She has had JUNO nominations in the Adult Alternative category for albums Compostela and Honeymoon Punch.

“There are always bigger artists than me in that category. I’m lucky if I win, if I don’t win I’m still lucky.”

After the baby was born and the record was finished, she kept writing both in Nashville and at home in the Halifax area. One of these tunes, Happy Birthday Baby, is about the experience of childbirth. Those songs are headed to an EP that will go w Love, Inevitable.

Her partner Dan is also in her band and they are together on the road and at home.

“We are very compatible. Danny still has the ability to surprise me. Sometimes I will listen to him talking to other people about music and I am impressed by what he is saying. He is a smart guy and I can appreciate that about him still.”

She has already taken her son on the road. In fact he was on tour at nine weeks old.

“He has been around Canada a couple of times and into the U.S. It is nice to have a balance of being at home and being full on with him and then being on road and always together and making it work.”

She said she did consider quitting touring for awhile.

“I had some post partum and that took four months to figure out. I had anxiety and all that was very stressful for me, but the baby was great and we were always super bonded and connected from even before he was born.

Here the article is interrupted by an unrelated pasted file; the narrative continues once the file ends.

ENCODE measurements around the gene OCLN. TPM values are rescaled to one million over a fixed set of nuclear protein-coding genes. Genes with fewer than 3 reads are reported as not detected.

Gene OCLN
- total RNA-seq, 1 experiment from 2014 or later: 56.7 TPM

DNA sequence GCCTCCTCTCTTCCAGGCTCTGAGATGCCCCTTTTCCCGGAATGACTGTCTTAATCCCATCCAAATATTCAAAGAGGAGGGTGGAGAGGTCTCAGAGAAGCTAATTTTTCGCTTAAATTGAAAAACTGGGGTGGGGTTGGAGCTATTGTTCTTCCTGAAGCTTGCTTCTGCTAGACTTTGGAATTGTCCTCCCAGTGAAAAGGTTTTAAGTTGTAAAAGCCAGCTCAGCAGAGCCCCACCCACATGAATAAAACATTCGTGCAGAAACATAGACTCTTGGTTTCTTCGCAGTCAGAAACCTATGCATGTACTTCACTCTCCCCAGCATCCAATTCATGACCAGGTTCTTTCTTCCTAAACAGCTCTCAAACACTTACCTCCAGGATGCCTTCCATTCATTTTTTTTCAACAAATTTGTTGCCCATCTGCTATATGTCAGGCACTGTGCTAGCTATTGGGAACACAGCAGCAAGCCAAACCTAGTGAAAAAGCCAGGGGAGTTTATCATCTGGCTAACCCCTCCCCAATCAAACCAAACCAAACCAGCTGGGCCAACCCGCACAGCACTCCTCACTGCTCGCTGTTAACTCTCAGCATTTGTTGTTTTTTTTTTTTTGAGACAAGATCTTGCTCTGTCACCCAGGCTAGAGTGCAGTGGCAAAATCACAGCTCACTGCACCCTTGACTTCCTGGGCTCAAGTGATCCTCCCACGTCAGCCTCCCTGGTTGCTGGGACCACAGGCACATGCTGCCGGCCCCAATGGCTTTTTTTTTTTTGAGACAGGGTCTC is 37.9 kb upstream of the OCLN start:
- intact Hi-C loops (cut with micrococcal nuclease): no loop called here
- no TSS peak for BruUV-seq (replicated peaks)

It sounds like her first child  was more comfortable that Grant. “I had insomnia on tour. I was awake, losing weight, putting on shows and taking care of a baby. It was very challenging.

Now that the couple has one child, Grant says she is expecting another baby boy.

“It’s a surprise. It’s kind of insane. We were going to try to have another baby with IVF but I got pregnant in September..

“It’s all kind of miraculous. I have now been pregnant for three years. I had a lot of back pain with my first child, but I feel really strong and healthy and excited now.”

When she goes out on the road again in September she has more shows lined up and the second child will be born by then. He’s expected in June. She has recorded a Christmas album to celebrate this child.

She says she is kind of getting over going into the U.S.

“Something changed when I had a child. My priorities changed dramatically. I am loving my audience in Canada.”

Speaking of that, she says “Ottawa might be my favourite place to play. My mother was there in the 1970s. She had a free spirited time in Ottawa. That was instilled in me.

“The audience feels like home.”

NAC Presents Jenn Grant with Don Brownrigg
Where: Babs Asper Theatre, NAC
When: Feb 28 at 7:30 p.m.
Tickets and information:

Share Post
Written by

Peter Robb began his connection with the arts community in Ottawa in the mid-1980s when he was the administrator and public relations director of the Great Canadian Theatre Company. After a long career in journalism with the Ottawa Citizen where he served in a number of different posts he returned to the arts when he became the Citizen's arts editor.